I don't want to start automatically replacing everything I ate before with an expensive gluten free version though. I don't think that's going to help me much long term. I think a limited amount of breads, the odd pancake, and the corn chips and stuff mostly will do it for me. I want to eat healthier in general, not just stuff my face with snacks just because I can, you know? I've finally lost some weight. I do want to keep that going. At most bread and so forth will be about 10% of my diet. I can't see living without bread completely but I'm definitely not going to go back to eating it every day like I was. A sandwich a few times a week with some gluten free bread, the odd pizza crust, I think I can live with that.

Share this post


Link to post
Share on other sites

I hear ya, Chatty. Around here gluten free foods are almost non-existent even in the health food stores and when you do see them the prices inevitably make me put most of the things I'd like to try back on the shelf. $9 for a loaf of bread? $8 for a tiny thing of pancake mix? I just cannot rationalize that.

The bread mixes I did try, not so hot, so this month I really didn't eat much except corn tortillas and corn chips for "bread." There are a lot of flours at the local health food store and I've been reading a lot of gluten free recipes for quick breads, biscuits, pancakes and the like. I think I am going to go that route eventually, get some different flours and experiment a little. It seems cheaper to me than going the prepared route in some ways.

I may try this one brand first, some mixes, people keep mentioning them, Chebe, because the cost of a sample case online is fairly reasonable but mostly I think I want to get a bread maker and try making some breads and pancake mix for myself.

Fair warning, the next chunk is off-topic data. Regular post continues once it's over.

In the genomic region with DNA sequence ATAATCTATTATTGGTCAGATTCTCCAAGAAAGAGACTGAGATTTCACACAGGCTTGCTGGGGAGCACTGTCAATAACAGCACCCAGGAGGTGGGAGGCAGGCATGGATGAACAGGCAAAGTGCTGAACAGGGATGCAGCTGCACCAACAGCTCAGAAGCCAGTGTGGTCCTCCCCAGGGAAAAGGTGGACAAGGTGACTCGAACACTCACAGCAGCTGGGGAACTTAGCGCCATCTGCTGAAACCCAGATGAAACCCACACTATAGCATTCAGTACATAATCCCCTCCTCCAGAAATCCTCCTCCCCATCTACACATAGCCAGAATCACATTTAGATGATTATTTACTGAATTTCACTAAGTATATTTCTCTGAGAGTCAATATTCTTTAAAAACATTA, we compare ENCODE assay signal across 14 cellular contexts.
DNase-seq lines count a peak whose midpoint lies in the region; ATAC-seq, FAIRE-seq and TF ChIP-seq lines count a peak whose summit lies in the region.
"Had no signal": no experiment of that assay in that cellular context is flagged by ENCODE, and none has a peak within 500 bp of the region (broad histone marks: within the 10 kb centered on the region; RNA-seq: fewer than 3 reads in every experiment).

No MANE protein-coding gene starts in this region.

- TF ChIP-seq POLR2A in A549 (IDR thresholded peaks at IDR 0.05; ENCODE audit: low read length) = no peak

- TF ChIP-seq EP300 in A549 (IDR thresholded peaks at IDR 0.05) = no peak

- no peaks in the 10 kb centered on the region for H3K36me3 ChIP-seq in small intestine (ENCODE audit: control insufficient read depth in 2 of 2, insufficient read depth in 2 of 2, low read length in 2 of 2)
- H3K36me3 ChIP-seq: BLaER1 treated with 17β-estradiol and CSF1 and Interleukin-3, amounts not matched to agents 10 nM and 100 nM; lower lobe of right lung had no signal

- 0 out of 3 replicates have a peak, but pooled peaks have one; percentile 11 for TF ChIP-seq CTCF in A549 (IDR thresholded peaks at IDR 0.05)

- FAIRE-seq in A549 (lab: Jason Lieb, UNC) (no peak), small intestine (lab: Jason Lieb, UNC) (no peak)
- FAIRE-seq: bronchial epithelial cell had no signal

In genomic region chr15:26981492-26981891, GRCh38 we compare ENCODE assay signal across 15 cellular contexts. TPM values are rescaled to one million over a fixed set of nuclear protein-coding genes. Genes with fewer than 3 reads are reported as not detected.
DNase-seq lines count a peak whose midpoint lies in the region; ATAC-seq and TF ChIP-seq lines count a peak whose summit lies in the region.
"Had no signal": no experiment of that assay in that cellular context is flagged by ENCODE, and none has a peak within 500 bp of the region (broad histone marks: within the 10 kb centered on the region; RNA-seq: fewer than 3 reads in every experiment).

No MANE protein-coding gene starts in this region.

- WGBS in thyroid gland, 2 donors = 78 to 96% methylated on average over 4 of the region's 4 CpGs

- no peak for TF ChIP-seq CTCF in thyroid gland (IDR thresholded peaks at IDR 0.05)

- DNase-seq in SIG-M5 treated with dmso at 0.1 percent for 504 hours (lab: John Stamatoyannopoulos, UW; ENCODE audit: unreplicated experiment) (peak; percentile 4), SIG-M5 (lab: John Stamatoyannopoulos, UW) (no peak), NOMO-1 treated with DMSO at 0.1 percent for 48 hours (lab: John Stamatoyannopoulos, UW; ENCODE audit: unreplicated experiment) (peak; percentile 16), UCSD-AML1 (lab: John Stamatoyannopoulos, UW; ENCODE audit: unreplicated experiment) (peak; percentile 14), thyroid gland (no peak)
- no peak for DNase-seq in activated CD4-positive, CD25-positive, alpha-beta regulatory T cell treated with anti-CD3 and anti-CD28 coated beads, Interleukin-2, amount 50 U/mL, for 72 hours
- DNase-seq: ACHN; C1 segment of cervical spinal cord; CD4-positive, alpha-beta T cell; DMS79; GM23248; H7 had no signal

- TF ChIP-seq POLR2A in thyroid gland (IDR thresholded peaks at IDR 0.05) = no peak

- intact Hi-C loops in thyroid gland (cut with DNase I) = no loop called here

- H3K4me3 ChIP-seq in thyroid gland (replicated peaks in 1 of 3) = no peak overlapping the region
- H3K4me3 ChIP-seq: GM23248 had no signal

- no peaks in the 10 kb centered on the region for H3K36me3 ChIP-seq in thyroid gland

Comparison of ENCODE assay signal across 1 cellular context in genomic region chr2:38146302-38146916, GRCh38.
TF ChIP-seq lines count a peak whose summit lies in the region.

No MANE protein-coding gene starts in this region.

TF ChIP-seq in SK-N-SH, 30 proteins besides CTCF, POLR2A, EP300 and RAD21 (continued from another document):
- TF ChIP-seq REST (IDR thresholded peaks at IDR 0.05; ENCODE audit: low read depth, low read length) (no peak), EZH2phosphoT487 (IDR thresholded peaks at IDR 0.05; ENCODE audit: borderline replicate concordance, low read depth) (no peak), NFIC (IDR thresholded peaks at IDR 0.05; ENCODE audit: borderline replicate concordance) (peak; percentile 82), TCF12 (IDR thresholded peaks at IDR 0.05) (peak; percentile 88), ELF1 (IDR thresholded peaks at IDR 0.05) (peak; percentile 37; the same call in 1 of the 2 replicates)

I don't want to start automatically replacing everything I ate before with an expensive gluten free version though. I don't think that's going to help me much long term. I think a limited amount of breads, the odd pancake, and the corn chips and stuff mostly will do it for me. I want to eat healthier in general, not just stuff my face with snacks just because I can, you know? I've finally lost some weight. I do want to keep that going. At most bread and so forth will be about 10% of my diet. I can't see living without bread completely but I'm definitely not going to go back to eating it every day like I was. A sandwich a few times a week with some gluten free bread, the odd pizza crust, I think I can live with that.

try Better Batter gluten free or gluten free mama's almond flour blend before you start experimenting. already made up for you with just the right amounts and taste really good. Both can be ordered online. Some people like Jule's but I've not tried it.

I was really going throuh the flour when I was trying to find the perfect bread, but now that I've found the Udi's, I haven't really needed that much flour. Also, Better Batter has really, really good brownie mix, too.

And as far as bread--try the Udi's. Our local Kroger got it in and yummmm. I'm like you, though, trying to stick to the whole foods w/just occasional replacements.

My kids love the Glutino vanilla/choc cookies, tastes really close to oreos. We're loving Udi's gluten-free pizza and against the grain pizza shells. We just tried Udi's blueberry muffins--not enough blueberries for me, but a nice splurge.

The family likes Kinnikinnick waffles--they taste like Eggo brand--their shipping straight from the company is only $10 for I think it was up to $200.

Share this post


Link to post
Share on other sites

Create an account or sign in to comment

You need to be a member in order to leave a comment

Create an account

Sign up for a new account in our community. It's easy!

Register a new account

Sign in

Already have an account? Sign in here.

Sign In Now
0

×